Today’s Wendy’s photo showcased a Taste Test of simple roasted kale chips. I was impressed that Wendy was even doing a Taste Test during the holiday rush – and even more impressed with the results she reported: “‘I wish you brought more kale! This stuff is great,’ said a third grader sampling roasted kale chips today. I had very low expectations for this sampling as dark green veggies are not usually listed among kids’ favorites. It was exciting to see how willing everyone was to give it a try and even more amazed to learn that nearly 90 percent of the class enjoyed it.” Plus, the kale was a lovely holiday green!

Roasted Kale Chip Taste Test, Lessons from The Lunch Lady

Roasted Kale Chip Taste Test, Lessons from The Lunch Lady

Lesson learned from this Taste Test (and nearly every other one ever done) – children’s reactions to food are often very different that we expect. In fact, the fewer expectations that the adults have, the more likely children are to experience new foods for themselves. Often their reaction is more positive than we expect.

My second inspiration was a series of photos from EATS (Eat Awesome Things at School) Park City from a Taste Test of butternut squash. I was first impressed by the beautifully appealing display of the samples. There are some benefits of serving samples in a resort town like Park City, Utah – the “roasted Butternut Squash was perfectly cooked by the esteemed The Farm Restaurant at Canyons Resort.”

Butternut Squash Taste Test, EATS Park City, Utah

Butternut Squash Taste Test, EATS Park City, Utah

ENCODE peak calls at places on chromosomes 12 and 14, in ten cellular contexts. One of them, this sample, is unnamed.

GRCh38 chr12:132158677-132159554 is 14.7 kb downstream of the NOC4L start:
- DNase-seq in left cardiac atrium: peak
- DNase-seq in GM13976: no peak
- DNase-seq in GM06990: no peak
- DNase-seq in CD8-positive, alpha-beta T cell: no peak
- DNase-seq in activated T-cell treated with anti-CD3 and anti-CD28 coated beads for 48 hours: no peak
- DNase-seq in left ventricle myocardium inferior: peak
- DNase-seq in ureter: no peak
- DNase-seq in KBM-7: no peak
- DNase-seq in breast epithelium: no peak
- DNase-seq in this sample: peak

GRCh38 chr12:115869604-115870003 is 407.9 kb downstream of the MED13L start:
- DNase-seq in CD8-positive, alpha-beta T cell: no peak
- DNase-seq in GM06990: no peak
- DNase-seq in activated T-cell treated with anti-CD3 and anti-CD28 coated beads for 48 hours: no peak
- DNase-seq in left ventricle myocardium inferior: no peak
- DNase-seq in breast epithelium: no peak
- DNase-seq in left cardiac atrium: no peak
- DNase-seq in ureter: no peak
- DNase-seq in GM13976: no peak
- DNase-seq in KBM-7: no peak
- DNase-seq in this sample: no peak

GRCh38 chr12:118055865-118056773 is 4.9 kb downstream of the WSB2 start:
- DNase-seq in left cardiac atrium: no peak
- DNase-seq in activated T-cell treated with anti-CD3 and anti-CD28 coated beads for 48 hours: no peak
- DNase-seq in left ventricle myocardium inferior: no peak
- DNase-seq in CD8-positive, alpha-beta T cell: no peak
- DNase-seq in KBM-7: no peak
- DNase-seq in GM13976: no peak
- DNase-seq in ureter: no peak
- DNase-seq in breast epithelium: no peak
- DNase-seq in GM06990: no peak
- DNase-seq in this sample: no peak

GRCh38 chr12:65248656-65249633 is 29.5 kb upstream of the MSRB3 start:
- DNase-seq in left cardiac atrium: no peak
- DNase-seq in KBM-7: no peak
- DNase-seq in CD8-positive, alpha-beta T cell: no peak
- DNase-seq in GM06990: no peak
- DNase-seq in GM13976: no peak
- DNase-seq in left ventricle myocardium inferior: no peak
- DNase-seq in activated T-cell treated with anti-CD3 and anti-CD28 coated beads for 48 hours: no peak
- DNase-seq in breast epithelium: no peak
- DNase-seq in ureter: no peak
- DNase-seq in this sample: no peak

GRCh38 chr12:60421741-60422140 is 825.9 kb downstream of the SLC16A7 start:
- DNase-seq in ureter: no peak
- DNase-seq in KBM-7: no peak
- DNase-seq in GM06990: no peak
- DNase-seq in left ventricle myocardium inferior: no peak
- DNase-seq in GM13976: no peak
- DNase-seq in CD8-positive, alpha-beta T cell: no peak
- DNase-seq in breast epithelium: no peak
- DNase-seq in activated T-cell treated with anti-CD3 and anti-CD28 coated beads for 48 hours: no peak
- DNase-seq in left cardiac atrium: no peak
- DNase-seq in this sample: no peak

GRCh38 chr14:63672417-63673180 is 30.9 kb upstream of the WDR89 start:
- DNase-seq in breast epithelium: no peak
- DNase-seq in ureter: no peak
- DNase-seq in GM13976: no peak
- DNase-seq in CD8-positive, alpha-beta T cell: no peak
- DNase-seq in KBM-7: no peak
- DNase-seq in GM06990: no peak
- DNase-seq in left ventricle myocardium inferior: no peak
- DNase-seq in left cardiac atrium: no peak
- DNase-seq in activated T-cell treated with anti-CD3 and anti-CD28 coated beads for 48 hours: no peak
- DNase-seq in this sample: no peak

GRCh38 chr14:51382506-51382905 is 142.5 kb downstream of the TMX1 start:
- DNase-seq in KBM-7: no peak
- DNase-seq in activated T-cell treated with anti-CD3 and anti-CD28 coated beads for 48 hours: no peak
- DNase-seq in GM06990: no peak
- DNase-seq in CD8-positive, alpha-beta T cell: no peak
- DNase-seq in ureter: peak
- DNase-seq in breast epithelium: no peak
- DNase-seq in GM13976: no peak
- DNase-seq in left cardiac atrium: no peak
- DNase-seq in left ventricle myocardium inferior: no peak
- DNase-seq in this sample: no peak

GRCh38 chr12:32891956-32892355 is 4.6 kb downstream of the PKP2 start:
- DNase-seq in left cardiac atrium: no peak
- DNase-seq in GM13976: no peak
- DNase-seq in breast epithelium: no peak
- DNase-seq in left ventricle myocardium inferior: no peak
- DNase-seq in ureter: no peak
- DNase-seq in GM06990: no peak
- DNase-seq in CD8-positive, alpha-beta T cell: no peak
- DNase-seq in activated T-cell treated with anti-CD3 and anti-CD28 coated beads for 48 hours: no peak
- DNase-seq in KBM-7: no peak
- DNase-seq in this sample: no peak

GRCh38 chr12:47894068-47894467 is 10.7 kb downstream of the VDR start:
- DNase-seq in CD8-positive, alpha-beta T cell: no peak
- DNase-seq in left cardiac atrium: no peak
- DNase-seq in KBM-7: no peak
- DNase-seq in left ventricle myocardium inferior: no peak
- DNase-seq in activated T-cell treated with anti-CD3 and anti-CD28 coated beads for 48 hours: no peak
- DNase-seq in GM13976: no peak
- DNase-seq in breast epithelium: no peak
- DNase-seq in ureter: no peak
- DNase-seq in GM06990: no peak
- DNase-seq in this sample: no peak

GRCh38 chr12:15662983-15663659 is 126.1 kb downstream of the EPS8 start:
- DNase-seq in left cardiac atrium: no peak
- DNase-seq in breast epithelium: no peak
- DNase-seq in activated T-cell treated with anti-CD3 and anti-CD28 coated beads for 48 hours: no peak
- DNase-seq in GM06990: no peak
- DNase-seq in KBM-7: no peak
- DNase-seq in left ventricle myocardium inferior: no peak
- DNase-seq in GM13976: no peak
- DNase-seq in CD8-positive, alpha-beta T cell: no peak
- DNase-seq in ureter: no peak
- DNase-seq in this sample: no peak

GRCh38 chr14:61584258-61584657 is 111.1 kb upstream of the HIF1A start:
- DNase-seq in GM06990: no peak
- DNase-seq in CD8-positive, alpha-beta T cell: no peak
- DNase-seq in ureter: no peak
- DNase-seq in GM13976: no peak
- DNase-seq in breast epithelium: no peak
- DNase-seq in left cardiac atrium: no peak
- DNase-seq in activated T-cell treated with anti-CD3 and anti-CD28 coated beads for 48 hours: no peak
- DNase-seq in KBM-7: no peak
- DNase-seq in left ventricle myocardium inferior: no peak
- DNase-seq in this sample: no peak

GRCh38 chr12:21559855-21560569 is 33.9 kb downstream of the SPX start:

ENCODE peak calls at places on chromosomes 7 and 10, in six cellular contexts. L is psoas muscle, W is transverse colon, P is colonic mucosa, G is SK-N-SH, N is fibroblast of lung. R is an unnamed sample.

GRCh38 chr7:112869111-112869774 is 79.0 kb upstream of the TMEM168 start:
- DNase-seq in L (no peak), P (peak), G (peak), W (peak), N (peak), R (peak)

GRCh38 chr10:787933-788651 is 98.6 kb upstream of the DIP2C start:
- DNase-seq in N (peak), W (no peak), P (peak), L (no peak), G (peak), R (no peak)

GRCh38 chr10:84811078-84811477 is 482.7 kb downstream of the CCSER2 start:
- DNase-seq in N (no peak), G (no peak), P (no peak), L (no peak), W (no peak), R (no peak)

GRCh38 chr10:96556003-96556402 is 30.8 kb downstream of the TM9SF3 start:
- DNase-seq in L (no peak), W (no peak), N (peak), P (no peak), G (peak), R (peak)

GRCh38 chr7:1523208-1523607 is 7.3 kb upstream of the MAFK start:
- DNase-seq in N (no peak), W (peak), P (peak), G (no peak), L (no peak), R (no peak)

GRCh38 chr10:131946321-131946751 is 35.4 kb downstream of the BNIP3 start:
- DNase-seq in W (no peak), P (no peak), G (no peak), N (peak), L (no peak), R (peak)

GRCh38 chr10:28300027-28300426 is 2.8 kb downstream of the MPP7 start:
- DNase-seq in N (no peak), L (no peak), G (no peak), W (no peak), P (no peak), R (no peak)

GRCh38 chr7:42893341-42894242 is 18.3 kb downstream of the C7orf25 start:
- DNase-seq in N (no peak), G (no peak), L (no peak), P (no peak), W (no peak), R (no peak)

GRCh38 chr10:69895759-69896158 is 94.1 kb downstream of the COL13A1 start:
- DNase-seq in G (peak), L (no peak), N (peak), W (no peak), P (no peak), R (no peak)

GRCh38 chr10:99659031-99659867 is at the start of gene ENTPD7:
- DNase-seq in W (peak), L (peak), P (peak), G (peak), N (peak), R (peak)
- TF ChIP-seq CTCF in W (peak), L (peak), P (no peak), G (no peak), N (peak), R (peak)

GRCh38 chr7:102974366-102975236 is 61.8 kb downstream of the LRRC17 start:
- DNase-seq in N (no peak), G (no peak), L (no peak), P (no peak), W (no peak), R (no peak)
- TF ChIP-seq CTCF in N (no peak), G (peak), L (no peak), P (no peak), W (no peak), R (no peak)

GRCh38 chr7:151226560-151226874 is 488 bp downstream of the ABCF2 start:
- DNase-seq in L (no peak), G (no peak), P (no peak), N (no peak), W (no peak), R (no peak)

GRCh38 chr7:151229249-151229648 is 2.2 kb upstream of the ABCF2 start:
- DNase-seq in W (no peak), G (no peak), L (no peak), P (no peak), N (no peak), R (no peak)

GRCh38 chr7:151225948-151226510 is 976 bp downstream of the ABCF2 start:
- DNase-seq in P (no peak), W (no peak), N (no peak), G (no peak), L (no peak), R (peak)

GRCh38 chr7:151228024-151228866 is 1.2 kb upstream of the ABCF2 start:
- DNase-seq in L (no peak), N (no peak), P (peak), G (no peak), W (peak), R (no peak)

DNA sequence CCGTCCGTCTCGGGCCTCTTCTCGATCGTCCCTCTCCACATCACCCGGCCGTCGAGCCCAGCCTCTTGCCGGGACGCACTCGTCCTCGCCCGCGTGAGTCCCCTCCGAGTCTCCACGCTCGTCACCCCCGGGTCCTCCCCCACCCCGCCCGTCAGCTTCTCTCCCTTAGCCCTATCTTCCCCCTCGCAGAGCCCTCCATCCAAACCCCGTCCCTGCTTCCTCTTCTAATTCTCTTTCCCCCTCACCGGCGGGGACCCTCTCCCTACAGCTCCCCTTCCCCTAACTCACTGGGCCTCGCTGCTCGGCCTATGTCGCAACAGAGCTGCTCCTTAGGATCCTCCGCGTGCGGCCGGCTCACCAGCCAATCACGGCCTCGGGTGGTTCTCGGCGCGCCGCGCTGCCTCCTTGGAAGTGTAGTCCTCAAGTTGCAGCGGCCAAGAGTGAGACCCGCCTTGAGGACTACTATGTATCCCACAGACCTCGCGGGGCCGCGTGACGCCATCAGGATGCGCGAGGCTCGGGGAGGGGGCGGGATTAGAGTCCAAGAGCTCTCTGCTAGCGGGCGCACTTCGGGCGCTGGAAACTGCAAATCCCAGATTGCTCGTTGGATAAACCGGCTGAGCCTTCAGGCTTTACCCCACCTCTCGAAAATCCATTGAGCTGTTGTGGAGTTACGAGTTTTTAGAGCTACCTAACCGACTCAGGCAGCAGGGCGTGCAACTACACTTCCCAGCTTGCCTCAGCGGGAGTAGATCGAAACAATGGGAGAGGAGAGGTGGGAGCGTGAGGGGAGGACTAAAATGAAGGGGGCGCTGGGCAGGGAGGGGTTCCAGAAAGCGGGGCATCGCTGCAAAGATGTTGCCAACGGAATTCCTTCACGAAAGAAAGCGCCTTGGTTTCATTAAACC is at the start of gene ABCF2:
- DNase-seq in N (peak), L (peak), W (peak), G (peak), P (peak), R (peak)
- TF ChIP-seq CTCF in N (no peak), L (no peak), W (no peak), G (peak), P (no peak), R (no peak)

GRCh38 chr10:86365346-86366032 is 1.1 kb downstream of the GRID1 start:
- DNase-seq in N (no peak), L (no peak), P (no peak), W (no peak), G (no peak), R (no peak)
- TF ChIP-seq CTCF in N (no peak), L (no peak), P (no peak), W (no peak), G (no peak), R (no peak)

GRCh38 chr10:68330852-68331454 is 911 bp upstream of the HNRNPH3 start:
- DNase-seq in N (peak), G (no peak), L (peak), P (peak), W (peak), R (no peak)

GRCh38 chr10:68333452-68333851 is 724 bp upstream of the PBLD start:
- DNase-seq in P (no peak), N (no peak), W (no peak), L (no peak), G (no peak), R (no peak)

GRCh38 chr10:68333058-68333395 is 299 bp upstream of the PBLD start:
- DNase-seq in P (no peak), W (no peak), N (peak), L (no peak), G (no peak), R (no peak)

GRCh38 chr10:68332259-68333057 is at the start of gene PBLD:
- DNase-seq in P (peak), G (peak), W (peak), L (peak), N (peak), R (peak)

EATS Park City is doing a really terrific job of engaging community support for #RealSchoolFood. I had the pleasure of meeting with EATS Park City last summer and am impressed with how positively they are working with the school nutrition program and other local businesses. The organically grown squash came from Parker Produce, a 140 year old farm in northern Utah – and the Taste Tests are funded by The Park City Community Foundation and the Park City Sunrise Rotary Club

It is important to remember that while the town has many wealthy visitors a significant number of students have not been exposed to fine dining in local restaurants – or to foods like butternut squash. One elementary school student was concern that the squash contained nuts!

Middle School Students Taste Roasted Butternut Squash

Middle School Students Taste Roasted Butternut Squash

Another lesson learned: Children may perceive new foods in ways that we cannot even imagine, especially if the food item is an everyday food for us. While Taste Tests may seem easy enough – just put out samples and have kids eat them, it can also be helpful to take a more structured approach. Fortunately, there are two great resources – both free for downloading – to help you make the most of tasting #RealSchoolFood:

In both these guides you will find tips and forms to make Taste Tests more fun, more successful and more effective in expanding student food horizons. Here are some examples of the forms from the Vermont FEED Guide.

Sample pages from Vermont Feed's Guide To Taste Testing Local Foods In Schools

Sample pages from Vermont Feed’s Guide To Taste Testing Local Foods In Schools